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CHIEFLY AS AN ANTIDOTE
THE ANTICHRISTIAN DOCTRINE
Behold, I make All things new. Rev. xxi. 5.
PRINTED FOR THE EDITOR, W. VÍDLER;
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PRÉFACE V 2
1798 · TO THE SECOND VOLUME.
A T this conclusion of the second year of our Miscellany, wc A look back and bless the Father of Mercies with heart-felt gratitude, that He has brought us hitherto, and helped us thus far. Our work was begun in weakness, and we have had shame, poverty, and reproach to struggle with; but we have persevered, and still mean to persevere: testifying , • That the living God is the (soter) Restorer of all men, especially of those that believe.' In oppofition to this fcripture testimony, we see on the one hand our Calvinift brethren declaring that God doth not love all; but that he made the greater part to be endless monuments of his implacable vengeance: and on the other hand our Arminian brethren declaring the love of God to all; but admitting his final failure of restoring all. The God of the former, is great in power and wisdom; but capricious in his conduct, and deficient in goodness: Who that views this character can sincerely love it? The God of the latter, is exceeding good; but deficient in power and wisdon: Who car trust such a being? If, therefore, Calvinists and Arminians both love and trust the Deity, it is not under the characters which their several systems ascribe to him ; but they are constrained to hide the imperfections which their views caít upon him, and boast of a God whole highest glory their several schemes will not admit of. We are happy that our feeble labours have had some success, and that the veil which has covered the divine character through the errors of modern fashionable fyfterns of religion-has, in measure, been removed; and that the glory of God has shone' forth on many minds, in the face of Jesus Christ. Truth, however long it may be obscured, will finally be triumphant; it will make its way, in spite of the united influence of force and fraud; it will enlighten the earth, and bless mankind with its benign and cheering in. fluence.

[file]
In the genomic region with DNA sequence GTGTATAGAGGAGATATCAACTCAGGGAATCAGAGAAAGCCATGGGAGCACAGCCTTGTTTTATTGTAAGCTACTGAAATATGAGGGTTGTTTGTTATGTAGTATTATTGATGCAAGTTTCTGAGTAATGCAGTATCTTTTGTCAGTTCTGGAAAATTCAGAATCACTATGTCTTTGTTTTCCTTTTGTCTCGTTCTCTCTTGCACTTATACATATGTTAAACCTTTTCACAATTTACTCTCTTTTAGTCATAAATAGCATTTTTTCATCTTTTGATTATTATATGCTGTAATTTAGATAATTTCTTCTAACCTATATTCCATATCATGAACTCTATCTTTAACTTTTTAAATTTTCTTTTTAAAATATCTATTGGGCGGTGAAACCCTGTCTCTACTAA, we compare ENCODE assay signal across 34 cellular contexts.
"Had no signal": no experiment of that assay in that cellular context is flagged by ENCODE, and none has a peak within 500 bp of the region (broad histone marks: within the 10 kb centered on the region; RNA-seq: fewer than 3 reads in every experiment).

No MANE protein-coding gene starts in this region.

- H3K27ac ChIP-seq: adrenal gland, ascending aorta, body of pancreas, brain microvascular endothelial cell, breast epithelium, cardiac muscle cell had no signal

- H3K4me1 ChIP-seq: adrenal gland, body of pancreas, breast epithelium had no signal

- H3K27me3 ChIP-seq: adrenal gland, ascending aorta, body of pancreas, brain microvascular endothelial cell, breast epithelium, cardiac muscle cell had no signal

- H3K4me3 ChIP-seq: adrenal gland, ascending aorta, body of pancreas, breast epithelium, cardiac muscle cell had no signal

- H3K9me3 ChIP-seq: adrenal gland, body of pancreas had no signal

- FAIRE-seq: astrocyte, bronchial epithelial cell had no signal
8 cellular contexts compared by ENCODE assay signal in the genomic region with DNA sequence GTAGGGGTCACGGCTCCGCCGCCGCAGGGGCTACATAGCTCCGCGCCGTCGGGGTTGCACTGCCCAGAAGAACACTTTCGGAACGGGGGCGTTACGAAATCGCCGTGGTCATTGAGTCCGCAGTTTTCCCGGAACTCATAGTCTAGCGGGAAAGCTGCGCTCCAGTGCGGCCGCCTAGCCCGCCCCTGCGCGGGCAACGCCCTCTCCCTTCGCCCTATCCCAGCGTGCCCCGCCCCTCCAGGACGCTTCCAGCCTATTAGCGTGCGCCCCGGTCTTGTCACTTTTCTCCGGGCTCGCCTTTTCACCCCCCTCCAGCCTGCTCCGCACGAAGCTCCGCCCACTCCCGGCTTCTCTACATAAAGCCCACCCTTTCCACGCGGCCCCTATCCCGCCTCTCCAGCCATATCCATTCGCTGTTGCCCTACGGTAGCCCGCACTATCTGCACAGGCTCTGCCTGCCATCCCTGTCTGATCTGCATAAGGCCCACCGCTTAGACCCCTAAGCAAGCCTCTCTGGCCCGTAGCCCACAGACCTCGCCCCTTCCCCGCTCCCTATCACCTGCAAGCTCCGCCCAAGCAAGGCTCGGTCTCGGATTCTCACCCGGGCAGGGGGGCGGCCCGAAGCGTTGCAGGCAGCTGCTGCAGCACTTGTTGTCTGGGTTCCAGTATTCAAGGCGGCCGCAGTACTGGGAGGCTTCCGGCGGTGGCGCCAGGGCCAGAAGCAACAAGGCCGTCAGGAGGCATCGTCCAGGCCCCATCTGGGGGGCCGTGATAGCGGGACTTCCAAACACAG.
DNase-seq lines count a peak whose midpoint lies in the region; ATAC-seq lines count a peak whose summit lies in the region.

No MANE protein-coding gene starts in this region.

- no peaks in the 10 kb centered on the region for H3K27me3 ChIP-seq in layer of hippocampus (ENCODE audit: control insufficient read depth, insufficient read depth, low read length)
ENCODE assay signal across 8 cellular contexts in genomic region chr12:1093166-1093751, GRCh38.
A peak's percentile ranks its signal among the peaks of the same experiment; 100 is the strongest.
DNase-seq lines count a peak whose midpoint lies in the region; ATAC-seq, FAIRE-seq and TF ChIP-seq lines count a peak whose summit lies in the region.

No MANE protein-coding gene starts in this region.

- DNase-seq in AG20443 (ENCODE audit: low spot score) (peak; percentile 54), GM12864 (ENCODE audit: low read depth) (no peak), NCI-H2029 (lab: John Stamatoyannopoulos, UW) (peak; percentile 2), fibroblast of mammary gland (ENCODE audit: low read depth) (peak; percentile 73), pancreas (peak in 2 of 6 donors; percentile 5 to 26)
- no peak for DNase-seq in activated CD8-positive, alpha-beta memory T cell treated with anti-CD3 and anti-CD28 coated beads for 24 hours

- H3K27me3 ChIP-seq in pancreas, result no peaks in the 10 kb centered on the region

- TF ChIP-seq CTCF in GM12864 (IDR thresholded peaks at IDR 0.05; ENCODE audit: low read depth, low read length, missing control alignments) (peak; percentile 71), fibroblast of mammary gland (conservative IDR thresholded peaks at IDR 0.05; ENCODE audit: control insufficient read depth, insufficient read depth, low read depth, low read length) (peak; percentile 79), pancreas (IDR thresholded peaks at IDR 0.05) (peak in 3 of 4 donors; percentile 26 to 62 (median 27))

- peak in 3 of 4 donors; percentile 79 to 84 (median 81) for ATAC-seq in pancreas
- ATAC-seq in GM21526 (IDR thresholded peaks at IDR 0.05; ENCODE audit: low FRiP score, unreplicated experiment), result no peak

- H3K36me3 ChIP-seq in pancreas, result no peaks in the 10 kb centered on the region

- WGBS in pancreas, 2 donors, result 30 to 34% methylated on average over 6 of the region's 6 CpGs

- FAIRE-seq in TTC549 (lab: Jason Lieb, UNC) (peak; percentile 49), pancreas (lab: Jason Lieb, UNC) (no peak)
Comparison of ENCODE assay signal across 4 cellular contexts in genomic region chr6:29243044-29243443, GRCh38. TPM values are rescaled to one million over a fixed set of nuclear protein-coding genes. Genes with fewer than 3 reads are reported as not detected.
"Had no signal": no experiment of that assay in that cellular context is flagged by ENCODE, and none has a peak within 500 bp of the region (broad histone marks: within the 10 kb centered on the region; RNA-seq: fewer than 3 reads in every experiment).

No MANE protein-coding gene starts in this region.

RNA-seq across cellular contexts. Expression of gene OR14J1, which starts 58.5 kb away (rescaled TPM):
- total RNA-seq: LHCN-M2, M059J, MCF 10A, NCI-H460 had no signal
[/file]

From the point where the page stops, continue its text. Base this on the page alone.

The Universal cause, though still comparatively feeble, is increasing in numbers, learning, and respectability. A witness to its truth has lately appeared among the Episcopal Clergy, in the person of Mr. John Brown, M. A. late of Sidney Sussex College, Cambridge, who, in the present year, has published an Essay on the subječt. Our correspondents also are increasing, and we take this opportuuity to express our gratitude to them in general; and especially to our friend, Mr. Richard Wright, Paftor of the Universal Church at Wifbeach, whose acceptable labours have formed no inconsiderable part